Friday, May 27, 2011

Strauss-Kahn is more equal than others

I frankly don't care about most of the items in the pop culture – I don't care what drug Lindsey Lohan is doing; Mel Gibson is still a smart, talented actor & director despite (perhaps because of) his mental instability; I have no idea why the Kardashians are on magazine covers or even who they are; any time spent on Paris Hilton or Perez Hilton is a waste; & I am proud to say that I have never watched an episode of Oprah. 

However, the recent tribulations of Dominique Strauss-Kahn, the French, socialist, high-rolling, now-former director of the International Monetary Fund, accused of sexual assault of a hotel maid, borders slightly in the realm of this web log insomuch as it portrays the socialist elite of the masses (“Some animals are more equal than others”).  This attitude seems to be so oddly accepted by so many of the liberal, mostly-European crowd, such as his friend & defender Bernard-Henri Lévy.
This morning, I hold it against the American judge who, by delivering him to the crowd of photo hounds, pretend to take him for a subject of justice like any other. 
Or his friend Gilles Savary, with the quote of “everyone knows that he is a libertine”, among others:
The pro-DSK comments which have infuriated women’s groups have mostly been made by left-wing politicians and commentators who would normally position themselves as supporters of women’s rights. Socialist former culture and Education minister, Jack Lang, said that DSK should have been given immediate bail since “no one was dead”.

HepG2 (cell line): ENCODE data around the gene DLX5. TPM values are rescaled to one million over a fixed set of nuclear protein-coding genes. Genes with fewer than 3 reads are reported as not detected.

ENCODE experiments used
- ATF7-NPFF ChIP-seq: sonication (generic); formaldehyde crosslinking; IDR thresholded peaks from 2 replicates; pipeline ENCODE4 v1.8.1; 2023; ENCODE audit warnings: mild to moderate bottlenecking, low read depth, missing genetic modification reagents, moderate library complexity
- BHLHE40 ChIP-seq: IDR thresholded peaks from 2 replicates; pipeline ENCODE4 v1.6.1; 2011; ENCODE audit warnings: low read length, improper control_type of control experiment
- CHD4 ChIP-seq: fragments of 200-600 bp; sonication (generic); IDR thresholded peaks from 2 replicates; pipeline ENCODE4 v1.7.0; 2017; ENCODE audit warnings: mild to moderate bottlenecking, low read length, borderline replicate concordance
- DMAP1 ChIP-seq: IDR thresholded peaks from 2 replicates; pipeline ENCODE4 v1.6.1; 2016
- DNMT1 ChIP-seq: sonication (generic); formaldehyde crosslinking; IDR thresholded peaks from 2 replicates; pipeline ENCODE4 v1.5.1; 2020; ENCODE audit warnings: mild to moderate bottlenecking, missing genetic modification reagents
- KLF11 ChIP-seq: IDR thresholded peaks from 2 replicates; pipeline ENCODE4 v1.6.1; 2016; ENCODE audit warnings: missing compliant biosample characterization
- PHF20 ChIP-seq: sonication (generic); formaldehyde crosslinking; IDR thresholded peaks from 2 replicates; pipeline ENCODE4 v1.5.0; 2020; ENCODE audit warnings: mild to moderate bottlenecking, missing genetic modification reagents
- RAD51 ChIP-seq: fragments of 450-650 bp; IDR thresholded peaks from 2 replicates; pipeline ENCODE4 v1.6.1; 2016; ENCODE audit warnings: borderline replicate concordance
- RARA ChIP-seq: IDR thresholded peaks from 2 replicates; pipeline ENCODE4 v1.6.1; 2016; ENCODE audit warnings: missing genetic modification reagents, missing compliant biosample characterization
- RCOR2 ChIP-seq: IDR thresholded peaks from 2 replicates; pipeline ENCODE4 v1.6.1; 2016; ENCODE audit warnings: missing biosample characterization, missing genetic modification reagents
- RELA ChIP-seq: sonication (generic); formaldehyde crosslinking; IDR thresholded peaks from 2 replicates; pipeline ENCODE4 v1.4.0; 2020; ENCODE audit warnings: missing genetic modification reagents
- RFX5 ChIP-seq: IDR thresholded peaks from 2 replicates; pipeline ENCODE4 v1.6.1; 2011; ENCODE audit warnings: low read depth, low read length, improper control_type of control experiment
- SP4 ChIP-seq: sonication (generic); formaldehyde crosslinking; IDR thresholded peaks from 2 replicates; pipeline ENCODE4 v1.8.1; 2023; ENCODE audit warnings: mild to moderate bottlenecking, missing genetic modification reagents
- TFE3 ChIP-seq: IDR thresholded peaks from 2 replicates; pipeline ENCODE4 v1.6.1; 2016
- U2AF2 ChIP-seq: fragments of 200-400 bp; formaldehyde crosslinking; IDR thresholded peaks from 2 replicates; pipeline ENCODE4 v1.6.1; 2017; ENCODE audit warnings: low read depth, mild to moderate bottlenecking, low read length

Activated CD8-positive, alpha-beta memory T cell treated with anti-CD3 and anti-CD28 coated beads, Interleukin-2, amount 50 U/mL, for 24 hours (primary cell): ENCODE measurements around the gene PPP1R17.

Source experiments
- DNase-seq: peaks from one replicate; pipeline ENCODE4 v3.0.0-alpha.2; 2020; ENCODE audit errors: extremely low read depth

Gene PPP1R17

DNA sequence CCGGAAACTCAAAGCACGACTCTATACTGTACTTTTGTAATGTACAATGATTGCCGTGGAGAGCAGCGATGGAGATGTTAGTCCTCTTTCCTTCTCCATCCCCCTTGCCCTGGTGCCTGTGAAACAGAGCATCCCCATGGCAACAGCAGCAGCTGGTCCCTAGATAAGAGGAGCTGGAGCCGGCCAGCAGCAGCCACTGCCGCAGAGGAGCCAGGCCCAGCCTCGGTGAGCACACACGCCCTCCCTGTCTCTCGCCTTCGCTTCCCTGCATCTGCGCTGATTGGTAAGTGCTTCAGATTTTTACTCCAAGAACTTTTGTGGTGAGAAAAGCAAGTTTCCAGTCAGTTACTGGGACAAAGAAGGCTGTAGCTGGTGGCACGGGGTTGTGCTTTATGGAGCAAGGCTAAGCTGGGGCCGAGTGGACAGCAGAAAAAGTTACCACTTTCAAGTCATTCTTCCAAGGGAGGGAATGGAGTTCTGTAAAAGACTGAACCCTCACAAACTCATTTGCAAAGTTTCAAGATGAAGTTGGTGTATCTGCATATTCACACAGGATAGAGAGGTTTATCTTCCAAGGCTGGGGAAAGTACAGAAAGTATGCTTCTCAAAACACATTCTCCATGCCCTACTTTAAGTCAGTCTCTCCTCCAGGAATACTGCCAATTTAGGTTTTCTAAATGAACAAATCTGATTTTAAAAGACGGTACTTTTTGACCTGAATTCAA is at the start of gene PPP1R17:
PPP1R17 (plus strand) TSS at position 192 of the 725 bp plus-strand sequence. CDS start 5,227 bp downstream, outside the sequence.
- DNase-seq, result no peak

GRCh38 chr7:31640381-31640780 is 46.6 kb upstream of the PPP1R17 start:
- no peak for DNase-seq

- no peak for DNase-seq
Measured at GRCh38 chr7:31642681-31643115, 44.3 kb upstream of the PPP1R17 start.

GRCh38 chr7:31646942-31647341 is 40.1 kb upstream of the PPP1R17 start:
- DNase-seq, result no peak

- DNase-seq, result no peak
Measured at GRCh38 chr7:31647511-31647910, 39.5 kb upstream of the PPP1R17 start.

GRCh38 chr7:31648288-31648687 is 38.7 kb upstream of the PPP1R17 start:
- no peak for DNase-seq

The commentator and leftist-nationalist activist, Jean-François Kahn – a close friend of DSK – said the allegations amounted to no more than a “troussage de domestique” (literally, stripping or having casual, forced sex with a servant). Both men have since apologised for their remarks.

Another friend of DSK, the Socialist Euro MP Gilles Savary, suggested that the ex-IMF chief might have been a victim of a “cultural” gulf between France and the US. Mr Strauss-Kahn, he said, was a “libertine” who enjoyed the “pleasures of the flesh” but this was not tolerated in a “puritan America, impregnated with rigorous Protestantism”.

Mr Savary has not yet apologised for calling an alleged attempted rape “pleasures of the flesh”.
But I digress.  I stumbled over this gem from the file photos of the New York, & I just . . . can't . . . help myself:


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